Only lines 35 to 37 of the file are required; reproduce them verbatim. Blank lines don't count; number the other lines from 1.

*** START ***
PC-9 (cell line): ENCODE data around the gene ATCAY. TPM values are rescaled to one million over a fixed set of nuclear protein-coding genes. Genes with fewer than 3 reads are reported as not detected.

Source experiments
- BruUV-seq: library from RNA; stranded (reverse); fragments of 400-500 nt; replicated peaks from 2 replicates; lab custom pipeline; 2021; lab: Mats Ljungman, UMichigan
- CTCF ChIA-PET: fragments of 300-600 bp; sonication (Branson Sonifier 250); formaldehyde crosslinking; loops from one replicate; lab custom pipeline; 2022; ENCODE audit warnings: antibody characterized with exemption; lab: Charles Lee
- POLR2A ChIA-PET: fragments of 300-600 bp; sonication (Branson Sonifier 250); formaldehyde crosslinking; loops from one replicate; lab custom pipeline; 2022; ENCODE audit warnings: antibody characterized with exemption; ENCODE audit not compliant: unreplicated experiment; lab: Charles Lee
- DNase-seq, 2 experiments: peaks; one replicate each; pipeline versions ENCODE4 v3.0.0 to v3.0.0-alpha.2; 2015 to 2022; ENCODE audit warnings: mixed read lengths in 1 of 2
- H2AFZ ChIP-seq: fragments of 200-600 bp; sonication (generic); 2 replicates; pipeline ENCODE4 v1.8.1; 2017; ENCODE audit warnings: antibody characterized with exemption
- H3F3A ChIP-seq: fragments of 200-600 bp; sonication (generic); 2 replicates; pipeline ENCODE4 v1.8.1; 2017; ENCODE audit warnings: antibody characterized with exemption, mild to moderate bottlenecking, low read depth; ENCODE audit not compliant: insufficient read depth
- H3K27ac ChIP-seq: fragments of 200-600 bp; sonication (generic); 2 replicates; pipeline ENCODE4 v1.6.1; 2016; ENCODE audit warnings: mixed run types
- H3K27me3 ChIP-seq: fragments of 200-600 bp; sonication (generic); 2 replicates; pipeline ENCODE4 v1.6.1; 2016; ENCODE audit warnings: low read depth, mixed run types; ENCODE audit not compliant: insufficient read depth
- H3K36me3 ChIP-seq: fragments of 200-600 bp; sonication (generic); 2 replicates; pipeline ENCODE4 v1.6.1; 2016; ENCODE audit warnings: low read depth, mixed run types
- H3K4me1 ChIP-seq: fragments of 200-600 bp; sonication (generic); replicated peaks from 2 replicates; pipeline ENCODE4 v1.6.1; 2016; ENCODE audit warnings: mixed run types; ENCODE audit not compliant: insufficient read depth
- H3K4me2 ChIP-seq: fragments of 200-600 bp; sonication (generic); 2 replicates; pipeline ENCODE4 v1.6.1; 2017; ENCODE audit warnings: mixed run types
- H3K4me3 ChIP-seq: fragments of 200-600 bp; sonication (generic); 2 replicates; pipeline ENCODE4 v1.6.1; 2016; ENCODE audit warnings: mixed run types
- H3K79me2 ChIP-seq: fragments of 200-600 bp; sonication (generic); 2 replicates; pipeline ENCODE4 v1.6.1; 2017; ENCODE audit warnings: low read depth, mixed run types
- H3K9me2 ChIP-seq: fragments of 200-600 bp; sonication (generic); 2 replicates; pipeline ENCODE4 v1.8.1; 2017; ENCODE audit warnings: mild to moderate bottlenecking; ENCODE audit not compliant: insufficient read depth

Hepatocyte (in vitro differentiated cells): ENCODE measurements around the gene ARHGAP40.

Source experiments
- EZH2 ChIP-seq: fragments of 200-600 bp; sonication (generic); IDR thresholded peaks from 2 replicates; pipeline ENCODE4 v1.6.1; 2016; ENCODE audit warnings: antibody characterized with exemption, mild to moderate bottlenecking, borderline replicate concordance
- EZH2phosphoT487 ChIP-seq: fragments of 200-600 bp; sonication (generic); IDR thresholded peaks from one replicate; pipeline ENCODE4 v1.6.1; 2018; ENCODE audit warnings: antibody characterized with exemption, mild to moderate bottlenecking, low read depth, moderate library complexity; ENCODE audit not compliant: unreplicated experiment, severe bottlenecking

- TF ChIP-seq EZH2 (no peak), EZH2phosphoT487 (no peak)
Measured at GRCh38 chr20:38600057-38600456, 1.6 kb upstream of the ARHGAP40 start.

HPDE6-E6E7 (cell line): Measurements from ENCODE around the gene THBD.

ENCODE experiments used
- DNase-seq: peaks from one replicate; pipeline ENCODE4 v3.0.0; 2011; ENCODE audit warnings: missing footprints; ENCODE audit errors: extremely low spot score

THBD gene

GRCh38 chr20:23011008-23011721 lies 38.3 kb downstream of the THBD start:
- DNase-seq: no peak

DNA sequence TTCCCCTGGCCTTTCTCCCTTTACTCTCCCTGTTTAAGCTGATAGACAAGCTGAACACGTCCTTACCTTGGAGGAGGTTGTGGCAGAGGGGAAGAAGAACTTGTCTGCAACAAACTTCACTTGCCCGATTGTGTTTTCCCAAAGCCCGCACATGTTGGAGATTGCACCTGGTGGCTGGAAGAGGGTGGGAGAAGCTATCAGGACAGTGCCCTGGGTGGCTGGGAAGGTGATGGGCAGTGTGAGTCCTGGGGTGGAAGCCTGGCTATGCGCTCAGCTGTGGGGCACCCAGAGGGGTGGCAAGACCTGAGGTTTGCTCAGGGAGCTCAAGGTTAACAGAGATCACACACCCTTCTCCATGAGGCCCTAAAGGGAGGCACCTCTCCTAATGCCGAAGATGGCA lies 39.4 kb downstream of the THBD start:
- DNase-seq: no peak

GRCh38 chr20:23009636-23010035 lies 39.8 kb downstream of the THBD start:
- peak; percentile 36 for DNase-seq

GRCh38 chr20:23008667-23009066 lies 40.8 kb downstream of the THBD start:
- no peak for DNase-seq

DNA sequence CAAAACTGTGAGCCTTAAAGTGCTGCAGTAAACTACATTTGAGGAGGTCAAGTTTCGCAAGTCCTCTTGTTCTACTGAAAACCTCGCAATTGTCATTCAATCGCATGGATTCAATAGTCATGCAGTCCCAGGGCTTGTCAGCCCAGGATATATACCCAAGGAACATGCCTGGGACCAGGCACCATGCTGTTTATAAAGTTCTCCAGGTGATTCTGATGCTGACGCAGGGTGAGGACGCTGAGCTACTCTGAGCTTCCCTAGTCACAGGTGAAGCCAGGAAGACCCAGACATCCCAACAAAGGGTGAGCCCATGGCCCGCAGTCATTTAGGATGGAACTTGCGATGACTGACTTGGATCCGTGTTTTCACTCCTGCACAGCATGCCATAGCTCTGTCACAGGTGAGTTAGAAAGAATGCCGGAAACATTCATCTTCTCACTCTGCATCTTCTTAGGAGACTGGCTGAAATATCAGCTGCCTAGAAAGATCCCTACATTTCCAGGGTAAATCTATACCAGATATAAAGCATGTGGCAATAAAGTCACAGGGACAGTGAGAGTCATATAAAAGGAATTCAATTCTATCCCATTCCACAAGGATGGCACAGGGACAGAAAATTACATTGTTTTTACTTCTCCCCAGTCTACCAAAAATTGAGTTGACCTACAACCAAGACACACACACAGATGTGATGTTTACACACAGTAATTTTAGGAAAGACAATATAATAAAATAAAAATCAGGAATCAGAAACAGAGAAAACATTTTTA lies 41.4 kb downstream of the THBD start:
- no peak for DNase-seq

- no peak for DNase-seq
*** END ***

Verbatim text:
DNA sequence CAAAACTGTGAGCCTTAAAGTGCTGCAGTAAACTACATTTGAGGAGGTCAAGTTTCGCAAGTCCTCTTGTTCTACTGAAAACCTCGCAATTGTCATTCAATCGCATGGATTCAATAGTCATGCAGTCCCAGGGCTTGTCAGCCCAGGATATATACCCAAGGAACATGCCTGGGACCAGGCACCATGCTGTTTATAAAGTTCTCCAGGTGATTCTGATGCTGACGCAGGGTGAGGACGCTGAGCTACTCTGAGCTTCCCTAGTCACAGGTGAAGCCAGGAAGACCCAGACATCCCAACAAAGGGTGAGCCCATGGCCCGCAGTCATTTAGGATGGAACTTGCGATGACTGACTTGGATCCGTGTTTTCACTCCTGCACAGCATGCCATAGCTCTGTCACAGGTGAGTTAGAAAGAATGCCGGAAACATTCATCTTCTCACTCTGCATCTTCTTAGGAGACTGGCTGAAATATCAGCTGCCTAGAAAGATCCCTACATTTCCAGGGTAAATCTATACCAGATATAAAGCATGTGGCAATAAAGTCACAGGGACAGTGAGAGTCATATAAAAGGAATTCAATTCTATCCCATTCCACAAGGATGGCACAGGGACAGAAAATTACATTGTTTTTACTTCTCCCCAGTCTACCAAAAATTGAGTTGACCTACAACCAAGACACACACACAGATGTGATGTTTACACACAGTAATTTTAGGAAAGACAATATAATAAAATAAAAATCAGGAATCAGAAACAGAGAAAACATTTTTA lies 41.4 kb downstream of the THBD start:
- no peak for DNase-seq

- no peak for DNase-seq